for one of my projects I'm trying to create a solar assisted drone.

So far this is my schematic:enter image description here

So with the battery itself connected to the flight control board, the drone runs for about 6 minutes. The problem that I'm having is that the battery when fully charged is at 4 V and the Solar Panel at 3 V, the panel experiences precisely 1 V of reverse current. When we hook up the panel and the battery together to the flight control board, I get about 2 minutes of flight time.

The drone needs a minimum of 3.2-3.3 volts to fly, and I thought about using a resistor or another diode to bring the voltage of the battery down to a greater equilibrium with the panel, but I don't want to cut on the voltage too much since it will decrease flight time. Is there anyway that you can think of could work to wire it to prevent the reverse current?

Your help, input and any advice is greatly appreciated.

(P.S. I'm using pigtails on the battery, panel and the node for easier attachment. I wonder if this could also be a source of error somehow...).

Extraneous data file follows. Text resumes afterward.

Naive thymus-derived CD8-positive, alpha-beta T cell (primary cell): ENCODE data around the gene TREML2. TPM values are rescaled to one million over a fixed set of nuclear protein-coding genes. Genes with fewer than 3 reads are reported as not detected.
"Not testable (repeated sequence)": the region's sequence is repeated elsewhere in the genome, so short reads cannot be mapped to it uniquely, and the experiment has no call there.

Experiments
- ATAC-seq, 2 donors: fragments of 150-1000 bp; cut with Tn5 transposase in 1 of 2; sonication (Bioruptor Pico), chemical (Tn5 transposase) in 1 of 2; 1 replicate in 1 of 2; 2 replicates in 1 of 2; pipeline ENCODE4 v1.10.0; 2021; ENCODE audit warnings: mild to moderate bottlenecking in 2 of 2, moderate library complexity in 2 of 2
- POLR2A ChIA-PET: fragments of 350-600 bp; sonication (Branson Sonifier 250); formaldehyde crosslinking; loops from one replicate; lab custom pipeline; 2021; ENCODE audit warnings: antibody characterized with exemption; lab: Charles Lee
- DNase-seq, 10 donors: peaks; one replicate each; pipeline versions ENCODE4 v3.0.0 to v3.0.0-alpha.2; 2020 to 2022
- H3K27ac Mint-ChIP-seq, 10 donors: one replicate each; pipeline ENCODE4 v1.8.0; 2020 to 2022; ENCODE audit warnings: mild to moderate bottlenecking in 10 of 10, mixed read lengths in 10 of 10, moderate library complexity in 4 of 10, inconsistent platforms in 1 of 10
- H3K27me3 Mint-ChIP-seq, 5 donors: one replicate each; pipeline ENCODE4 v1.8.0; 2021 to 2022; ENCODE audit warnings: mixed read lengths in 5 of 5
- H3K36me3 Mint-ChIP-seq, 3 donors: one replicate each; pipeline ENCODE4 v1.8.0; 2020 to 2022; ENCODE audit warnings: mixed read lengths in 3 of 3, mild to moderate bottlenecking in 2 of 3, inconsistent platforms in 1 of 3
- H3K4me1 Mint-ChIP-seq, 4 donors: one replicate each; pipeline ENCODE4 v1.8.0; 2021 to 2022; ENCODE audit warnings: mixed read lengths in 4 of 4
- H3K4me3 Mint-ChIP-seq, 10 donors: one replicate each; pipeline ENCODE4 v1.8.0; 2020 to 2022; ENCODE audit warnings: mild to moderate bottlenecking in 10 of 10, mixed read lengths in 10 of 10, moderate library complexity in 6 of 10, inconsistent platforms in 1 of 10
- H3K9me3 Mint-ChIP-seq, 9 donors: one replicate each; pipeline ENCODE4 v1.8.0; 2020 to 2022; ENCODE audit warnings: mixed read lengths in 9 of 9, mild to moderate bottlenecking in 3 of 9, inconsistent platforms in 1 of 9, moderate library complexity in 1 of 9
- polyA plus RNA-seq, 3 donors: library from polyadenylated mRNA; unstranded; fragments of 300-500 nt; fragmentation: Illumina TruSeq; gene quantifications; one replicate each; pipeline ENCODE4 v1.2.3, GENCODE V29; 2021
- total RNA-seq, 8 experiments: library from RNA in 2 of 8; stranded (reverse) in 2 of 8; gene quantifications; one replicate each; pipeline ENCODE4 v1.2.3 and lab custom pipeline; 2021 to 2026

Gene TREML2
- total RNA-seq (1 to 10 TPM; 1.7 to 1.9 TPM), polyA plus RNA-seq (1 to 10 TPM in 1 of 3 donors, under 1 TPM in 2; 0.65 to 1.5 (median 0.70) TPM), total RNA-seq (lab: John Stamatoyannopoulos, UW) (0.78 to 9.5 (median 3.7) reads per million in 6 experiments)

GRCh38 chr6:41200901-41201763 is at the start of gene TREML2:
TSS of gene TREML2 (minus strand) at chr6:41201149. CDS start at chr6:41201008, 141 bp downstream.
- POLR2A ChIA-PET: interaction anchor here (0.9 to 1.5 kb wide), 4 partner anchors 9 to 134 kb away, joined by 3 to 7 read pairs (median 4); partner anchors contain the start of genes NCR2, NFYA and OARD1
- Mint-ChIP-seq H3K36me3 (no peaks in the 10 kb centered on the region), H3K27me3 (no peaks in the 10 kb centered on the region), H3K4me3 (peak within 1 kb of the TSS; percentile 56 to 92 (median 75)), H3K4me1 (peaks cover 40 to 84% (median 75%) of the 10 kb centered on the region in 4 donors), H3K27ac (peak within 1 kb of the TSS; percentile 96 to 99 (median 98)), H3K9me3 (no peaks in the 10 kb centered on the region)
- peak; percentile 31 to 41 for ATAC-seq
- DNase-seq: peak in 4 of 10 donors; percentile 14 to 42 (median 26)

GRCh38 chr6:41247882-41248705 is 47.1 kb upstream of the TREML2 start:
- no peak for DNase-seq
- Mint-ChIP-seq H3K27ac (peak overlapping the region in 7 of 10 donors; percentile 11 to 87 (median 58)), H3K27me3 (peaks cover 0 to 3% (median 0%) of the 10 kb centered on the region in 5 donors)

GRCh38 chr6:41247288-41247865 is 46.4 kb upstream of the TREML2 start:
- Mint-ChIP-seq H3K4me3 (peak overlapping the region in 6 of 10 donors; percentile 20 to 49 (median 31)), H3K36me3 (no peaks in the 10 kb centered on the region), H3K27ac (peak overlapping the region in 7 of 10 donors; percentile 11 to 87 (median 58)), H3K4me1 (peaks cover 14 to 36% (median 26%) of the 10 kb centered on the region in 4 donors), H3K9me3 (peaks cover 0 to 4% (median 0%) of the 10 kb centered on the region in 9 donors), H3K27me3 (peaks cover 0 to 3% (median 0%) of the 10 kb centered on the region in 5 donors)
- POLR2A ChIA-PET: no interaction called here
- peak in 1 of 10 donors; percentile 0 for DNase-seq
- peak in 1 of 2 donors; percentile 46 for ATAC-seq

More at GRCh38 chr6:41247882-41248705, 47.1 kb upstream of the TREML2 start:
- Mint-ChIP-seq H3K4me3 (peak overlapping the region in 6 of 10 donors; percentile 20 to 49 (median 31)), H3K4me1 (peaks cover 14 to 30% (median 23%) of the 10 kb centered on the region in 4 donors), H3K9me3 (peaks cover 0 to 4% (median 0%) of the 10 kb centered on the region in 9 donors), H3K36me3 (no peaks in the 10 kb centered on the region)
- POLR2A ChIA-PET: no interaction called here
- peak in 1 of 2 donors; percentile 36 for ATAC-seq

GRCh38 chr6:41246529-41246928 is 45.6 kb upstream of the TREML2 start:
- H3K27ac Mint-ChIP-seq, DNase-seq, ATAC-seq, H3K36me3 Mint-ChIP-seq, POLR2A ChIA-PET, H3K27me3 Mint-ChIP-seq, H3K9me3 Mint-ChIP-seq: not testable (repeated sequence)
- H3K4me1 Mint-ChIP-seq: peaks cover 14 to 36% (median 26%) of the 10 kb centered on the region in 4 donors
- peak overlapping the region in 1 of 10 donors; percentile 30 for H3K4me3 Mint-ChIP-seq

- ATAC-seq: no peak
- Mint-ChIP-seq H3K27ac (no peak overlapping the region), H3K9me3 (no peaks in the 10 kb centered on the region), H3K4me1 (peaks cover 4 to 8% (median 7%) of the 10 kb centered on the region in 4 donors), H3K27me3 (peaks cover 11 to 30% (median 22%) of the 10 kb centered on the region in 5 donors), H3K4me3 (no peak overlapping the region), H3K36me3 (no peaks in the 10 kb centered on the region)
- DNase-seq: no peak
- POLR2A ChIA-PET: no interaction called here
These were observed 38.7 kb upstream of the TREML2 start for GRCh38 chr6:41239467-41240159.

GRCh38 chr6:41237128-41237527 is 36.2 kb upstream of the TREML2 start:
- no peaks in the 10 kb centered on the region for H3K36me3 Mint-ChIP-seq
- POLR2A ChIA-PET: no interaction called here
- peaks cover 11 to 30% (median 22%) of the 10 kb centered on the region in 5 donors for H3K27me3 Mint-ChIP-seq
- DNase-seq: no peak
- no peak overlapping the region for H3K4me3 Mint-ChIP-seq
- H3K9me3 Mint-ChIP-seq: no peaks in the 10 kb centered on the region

enter image description here

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    \$\begingroup\$ Given the efficiency of solar cells, wouldn't the added weight of the cells only lessen the flight time? \$\endgroup\$ – Bort Nov 15 '16 at 21:40
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    \$\begingroup\$ The battery capacity and the flight time tell you the current needed : 3.3A. The solar cell provides about 6% of that so even if you overcome all the problems (including the losses in the diodes) it can only extend the flight time by 6% - or about 20 seconds. Allow for the cell's weight and even meeting te original flight time is optimistic. \$\endgroup\$ – Brian Drummond Nov 15 '16 at 21:45
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    \$\begingroup\$ No. Measure the flight time, add the cell (disconnected, just for the correct weight) and re-measure. \$\endgroup\$ – Brian Drummond Nov 15 '16 at 22:32
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    \$\begingroup\$ @AngelaAlbrecht considering the very meagre extension on flight time you would get even if the solar cell didn't weigh anything, you'd obviously fare better with a second battery. \$\endgroup\$ – Marcus Müller Nov 15 '16 at 23:09
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    \$\begingroup\$ the capacitors simply don't "produce" any energy. so, they'd be nothing but added weight. \$\endgroup\$ – Marcus Müller Nov 16 '16 at 8:36